The plot moves ahead quickly, as Hannay must abandon the train, is chased by the agents and shot at by a biplane. Tumbling down a hillside, Hannay narrowly avoids being hit by a car, and the driver and his passenger assume that Hannay is the man they’re looking for – a political spokesman come to speak on the driver’s behalf at a rally. Hannay plays along, but the passenger, who is the driver’s sister Victoria (Lydia Leonard), ends up at his side through the rest of the movie. She is introduced as a suffragette, and Hannay wins no points with her when, at the rally, she asks “Where do you stand on women?” and Hannay replies, “I try not to stand on women at all.”

Their initial antipathy turns to attraction soon enough, as Victoria reveals herself to be more than she seemed at first. They piece together Scudder’s puzzle, working out the coded notes he left behind and finding the 39 steps he hinted at – in this case, steps leading through a castle to a loch where a German U-boat waits. They foil the German plot, but at a great cost.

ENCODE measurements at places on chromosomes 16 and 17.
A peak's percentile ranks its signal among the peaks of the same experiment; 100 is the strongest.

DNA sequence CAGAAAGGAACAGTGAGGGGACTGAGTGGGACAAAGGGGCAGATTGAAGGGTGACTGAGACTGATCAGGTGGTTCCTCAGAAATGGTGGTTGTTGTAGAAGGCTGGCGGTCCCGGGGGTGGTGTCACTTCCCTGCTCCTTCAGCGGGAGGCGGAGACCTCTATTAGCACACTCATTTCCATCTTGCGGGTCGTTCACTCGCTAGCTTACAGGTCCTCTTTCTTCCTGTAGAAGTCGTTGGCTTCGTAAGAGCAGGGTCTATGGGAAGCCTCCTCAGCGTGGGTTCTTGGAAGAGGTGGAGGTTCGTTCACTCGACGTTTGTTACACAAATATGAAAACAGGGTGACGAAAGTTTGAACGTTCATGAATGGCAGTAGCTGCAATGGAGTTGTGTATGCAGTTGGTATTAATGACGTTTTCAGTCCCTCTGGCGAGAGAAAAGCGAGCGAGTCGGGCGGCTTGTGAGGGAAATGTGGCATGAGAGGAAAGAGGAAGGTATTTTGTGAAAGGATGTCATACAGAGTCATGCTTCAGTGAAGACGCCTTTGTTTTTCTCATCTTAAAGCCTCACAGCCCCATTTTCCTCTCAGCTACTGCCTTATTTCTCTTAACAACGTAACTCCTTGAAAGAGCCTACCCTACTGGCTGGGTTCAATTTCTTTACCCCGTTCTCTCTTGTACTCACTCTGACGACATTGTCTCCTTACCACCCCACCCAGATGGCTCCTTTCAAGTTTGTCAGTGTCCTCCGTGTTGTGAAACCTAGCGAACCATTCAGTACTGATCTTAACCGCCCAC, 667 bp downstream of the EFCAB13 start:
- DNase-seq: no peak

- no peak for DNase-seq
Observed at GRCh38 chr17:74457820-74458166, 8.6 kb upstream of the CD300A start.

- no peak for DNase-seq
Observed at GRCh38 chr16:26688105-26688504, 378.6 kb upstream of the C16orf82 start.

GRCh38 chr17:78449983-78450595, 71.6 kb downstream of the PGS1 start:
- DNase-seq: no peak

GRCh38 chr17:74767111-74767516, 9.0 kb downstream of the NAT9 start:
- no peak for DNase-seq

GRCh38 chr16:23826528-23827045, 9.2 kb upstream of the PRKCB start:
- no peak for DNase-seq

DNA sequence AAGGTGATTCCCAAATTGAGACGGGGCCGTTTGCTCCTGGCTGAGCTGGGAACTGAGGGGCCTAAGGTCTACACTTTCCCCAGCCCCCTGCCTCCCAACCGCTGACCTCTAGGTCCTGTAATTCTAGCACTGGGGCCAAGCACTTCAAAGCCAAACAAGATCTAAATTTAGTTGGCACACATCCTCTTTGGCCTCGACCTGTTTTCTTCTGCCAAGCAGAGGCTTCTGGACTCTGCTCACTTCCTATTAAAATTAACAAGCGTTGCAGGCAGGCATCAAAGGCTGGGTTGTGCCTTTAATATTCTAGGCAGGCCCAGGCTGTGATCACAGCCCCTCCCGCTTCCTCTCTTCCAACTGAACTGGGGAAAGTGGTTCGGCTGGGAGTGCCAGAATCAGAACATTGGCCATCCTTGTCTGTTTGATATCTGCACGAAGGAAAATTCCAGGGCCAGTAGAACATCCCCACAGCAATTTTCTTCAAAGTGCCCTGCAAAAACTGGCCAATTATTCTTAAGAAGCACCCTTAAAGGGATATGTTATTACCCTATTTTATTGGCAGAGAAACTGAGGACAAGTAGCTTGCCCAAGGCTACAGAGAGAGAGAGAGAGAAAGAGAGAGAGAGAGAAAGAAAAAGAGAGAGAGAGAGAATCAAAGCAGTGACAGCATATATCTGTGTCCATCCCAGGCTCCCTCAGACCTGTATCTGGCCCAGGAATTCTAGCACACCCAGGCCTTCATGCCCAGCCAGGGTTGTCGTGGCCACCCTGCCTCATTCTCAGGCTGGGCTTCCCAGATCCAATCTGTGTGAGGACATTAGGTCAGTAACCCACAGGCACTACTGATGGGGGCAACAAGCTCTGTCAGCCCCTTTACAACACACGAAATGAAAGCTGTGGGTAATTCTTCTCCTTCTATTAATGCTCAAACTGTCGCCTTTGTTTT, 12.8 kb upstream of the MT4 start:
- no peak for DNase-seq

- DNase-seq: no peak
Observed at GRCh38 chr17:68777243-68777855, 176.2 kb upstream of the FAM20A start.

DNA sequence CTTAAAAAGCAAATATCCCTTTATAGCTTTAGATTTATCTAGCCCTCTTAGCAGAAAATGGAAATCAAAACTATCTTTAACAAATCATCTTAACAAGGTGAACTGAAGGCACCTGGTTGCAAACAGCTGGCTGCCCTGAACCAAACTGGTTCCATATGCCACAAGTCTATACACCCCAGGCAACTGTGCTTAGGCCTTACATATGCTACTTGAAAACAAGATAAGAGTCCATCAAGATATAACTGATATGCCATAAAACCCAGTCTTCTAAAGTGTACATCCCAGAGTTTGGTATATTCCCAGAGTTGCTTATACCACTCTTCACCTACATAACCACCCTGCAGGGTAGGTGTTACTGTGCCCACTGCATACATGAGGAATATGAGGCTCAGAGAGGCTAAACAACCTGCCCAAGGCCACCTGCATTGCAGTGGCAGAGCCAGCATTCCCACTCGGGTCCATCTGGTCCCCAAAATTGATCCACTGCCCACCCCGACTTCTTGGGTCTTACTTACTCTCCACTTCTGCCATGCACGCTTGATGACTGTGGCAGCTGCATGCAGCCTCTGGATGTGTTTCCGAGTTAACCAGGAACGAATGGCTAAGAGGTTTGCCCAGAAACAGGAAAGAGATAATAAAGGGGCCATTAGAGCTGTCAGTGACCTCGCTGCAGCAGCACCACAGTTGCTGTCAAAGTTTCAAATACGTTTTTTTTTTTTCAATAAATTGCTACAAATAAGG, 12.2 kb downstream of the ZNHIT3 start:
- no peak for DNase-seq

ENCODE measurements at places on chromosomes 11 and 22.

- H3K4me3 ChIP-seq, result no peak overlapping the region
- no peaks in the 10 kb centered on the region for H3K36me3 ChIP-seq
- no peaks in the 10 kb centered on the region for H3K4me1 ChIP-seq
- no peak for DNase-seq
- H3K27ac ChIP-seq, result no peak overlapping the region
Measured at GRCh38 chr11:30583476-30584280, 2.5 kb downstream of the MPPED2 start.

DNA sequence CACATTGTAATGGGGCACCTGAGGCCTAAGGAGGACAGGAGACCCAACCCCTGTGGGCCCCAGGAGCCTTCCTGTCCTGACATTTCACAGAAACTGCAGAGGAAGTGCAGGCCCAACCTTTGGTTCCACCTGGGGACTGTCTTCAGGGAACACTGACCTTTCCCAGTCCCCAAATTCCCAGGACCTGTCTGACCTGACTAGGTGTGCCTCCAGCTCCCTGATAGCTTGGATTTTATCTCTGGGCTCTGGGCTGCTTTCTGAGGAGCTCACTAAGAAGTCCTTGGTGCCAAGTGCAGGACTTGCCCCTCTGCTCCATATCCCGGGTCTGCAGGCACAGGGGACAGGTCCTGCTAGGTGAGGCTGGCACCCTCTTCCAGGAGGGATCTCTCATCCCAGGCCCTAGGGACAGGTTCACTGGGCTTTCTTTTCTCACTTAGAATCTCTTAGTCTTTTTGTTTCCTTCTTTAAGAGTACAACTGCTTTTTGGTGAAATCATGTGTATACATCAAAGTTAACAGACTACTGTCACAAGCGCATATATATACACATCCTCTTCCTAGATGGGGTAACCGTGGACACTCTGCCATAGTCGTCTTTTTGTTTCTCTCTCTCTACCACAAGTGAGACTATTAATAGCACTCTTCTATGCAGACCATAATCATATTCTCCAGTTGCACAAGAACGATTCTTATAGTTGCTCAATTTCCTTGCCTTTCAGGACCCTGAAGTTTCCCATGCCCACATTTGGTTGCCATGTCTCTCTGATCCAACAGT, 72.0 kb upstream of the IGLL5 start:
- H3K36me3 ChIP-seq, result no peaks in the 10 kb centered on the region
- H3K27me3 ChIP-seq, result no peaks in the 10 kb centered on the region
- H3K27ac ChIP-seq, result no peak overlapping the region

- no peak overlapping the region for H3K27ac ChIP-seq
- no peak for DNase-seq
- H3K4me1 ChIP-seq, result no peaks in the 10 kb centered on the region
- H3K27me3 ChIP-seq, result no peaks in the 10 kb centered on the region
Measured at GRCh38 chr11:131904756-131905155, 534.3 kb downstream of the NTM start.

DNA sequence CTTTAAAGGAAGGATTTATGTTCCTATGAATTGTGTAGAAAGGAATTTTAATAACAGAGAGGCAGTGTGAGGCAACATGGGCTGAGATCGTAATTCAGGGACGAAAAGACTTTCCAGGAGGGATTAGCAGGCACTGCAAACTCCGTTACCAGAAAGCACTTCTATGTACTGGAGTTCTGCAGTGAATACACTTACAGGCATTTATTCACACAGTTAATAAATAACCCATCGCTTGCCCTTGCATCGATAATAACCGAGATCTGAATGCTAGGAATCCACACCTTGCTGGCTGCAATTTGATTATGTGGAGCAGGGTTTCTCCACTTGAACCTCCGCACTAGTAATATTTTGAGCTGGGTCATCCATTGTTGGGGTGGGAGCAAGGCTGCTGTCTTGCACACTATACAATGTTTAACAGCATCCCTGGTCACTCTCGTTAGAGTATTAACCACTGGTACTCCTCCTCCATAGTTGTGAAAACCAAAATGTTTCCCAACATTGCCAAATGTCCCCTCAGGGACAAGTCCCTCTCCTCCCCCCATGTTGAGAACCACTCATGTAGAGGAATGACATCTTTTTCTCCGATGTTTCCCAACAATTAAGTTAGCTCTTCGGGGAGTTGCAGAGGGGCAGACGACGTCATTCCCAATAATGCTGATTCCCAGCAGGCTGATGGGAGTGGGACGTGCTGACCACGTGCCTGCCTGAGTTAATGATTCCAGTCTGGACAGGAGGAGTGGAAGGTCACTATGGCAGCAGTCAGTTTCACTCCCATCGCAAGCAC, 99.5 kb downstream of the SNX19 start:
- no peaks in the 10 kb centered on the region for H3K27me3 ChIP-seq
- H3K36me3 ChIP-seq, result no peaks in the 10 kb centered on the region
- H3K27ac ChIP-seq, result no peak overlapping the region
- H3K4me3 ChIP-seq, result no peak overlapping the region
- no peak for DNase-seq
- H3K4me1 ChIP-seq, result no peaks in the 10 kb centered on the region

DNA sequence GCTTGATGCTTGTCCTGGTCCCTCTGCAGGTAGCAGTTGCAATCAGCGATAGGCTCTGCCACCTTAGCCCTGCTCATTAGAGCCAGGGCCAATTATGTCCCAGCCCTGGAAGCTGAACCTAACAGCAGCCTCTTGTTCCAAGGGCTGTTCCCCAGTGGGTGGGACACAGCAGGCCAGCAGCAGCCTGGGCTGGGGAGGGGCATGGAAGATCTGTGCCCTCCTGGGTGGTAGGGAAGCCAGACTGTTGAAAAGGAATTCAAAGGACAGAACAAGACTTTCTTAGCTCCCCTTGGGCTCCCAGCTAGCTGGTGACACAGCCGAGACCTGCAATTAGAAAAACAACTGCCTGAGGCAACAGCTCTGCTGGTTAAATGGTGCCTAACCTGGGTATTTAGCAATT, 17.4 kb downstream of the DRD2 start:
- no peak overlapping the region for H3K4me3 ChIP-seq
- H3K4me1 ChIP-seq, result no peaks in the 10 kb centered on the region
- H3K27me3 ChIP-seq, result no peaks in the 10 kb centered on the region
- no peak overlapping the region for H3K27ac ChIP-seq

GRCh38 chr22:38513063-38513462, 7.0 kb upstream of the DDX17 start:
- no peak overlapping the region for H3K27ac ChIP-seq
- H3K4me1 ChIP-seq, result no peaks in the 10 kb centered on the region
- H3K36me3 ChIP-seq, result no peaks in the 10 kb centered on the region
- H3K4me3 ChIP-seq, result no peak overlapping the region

This Hannay is a somber soul; he’s restless and not sure what it is he’s looking for, and when Victoria shows up, he lets her lead him into danger. She is not embarrassed when they are forced to share a hotel room and undress in front of each other, and later, when she asks to stay with him for the night, it is he who says no in the hope that they can avoid falling in love.